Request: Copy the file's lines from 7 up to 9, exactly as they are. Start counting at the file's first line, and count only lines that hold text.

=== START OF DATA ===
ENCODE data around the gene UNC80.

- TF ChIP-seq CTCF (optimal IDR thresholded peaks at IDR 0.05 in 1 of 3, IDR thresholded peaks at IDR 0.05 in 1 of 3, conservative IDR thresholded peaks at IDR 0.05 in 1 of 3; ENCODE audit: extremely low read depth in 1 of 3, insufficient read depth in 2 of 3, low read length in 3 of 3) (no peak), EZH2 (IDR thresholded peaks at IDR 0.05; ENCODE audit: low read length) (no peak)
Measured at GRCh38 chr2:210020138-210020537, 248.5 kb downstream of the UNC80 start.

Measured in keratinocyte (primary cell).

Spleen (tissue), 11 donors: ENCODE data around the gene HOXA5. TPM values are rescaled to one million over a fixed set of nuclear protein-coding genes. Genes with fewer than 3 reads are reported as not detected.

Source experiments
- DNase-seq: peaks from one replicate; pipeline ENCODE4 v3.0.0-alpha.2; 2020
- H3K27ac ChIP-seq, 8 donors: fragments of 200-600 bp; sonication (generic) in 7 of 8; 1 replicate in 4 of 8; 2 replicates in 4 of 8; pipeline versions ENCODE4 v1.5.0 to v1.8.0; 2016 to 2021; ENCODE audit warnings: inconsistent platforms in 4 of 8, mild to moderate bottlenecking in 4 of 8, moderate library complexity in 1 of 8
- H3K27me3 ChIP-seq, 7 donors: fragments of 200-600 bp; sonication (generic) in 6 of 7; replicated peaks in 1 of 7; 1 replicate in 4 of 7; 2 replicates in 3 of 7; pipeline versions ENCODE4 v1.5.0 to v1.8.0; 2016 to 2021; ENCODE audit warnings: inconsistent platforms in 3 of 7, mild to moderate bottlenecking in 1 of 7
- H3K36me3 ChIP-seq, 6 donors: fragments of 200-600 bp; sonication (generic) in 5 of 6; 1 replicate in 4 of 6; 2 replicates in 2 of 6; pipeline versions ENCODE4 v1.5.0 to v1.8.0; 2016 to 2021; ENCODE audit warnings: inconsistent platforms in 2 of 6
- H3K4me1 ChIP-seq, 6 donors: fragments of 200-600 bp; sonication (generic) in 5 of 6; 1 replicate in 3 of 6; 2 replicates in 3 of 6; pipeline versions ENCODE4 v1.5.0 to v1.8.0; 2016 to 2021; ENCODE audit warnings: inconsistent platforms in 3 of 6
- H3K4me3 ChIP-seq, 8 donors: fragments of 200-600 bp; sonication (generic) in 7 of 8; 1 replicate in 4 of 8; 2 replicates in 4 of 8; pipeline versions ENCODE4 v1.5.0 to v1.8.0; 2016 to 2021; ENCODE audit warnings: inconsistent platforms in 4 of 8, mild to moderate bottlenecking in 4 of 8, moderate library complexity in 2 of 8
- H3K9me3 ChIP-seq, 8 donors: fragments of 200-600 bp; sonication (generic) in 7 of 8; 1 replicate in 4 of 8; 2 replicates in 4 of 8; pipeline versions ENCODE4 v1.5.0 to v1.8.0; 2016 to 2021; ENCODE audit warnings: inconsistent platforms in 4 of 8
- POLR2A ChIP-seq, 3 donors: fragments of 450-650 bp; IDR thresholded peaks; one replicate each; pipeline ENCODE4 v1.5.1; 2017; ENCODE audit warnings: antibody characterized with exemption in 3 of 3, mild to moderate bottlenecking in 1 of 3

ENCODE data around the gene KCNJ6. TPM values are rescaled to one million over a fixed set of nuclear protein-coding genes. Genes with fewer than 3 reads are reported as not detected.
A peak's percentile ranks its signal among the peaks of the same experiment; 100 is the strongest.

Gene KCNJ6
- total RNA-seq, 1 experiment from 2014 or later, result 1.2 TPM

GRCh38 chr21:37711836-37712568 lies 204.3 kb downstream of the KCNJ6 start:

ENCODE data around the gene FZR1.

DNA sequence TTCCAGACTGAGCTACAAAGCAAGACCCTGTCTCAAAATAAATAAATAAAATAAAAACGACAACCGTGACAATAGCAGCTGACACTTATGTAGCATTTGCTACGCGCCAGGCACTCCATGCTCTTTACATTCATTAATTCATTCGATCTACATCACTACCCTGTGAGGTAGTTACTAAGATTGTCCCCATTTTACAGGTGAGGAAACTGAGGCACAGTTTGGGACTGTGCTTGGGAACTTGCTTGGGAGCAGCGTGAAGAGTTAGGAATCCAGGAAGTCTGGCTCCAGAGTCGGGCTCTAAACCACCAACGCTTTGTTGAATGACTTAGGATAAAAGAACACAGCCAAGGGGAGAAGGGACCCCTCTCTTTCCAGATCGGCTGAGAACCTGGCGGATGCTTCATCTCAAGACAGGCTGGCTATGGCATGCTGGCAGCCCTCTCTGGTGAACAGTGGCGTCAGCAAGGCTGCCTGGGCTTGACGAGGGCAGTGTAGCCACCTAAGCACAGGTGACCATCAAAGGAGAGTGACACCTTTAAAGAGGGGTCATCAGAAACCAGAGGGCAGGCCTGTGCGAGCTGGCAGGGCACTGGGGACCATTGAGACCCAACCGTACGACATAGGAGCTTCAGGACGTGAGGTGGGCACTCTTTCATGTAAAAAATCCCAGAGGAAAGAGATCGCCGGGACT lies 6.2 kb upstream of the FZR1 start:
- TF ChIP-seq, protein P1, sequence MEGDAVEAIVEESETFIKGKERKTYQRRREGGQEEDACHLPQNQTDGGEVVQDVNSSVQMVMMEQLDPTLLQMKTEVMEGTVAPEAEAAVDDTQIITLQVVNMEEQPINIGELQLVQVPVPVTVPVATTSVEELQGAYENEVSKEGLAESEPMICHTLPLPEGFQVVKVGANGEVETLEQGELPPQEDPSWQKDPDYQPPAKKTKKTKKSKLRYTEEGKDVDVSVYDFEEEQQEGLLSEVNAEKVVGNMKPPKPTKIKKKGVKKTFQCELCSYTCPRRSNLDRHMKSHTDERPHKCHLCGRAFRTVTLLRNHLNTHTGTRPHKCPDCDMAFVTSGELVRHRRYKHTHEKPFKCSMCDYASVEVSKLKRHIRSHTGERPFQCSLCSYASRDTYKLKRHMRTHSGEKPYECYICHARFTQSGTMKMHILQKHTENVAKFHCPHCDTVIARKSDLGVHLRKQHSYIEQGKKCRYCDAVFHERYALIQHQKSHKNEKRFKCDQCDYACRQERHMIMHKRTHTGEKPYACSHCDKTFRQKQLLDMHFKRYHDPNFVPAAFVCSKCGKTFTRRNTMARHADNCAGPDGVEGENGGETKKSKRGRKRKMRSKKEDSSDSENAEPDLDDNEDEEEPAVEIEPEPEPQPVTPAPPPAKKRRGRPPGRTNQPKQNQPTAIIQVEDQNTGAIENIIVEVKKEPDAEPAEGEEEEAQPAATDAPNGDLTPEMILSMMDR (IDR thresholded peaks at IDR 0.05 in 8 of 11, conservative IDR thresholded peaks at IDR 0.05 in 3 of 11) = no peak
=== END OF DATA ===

- DNase-seq: peaks from one replicate; pipeline ENCODE4 v3.0.0-alpha.2; 2020
- H3K27ac ChIP-seq, 8 donors: fragments of 200-600 bp; sonication (generic) in 7 of 8; 1 replicate in 4 of 8; 2 replicates in 4 of 8; pipeline versions ENCODE4 v1.5.0 to v1.8.0; 2016 to 2021; ENCODE audit warnings: inconsistent platforms in 4 of 8, mild to moderate bottlenecking in 4 of 8, moderate library complexity in 1 of 8
- H3K27me3 ChIP-seq, 7 donors: fragments of 200-600 bp; sonication (generic) in 6 of 7; replicated peaks in 1 of 7; 1 replicate in 4 of 7; 2 replicates in 3 of 7; pipeline versions ENCODE4 v1.5.0 to v1.8.0; 2016 to 2021; ENCODE audit warnings: inconsistent platforms in 3 of 7, mild to moderate bottlenecking in 1 of 7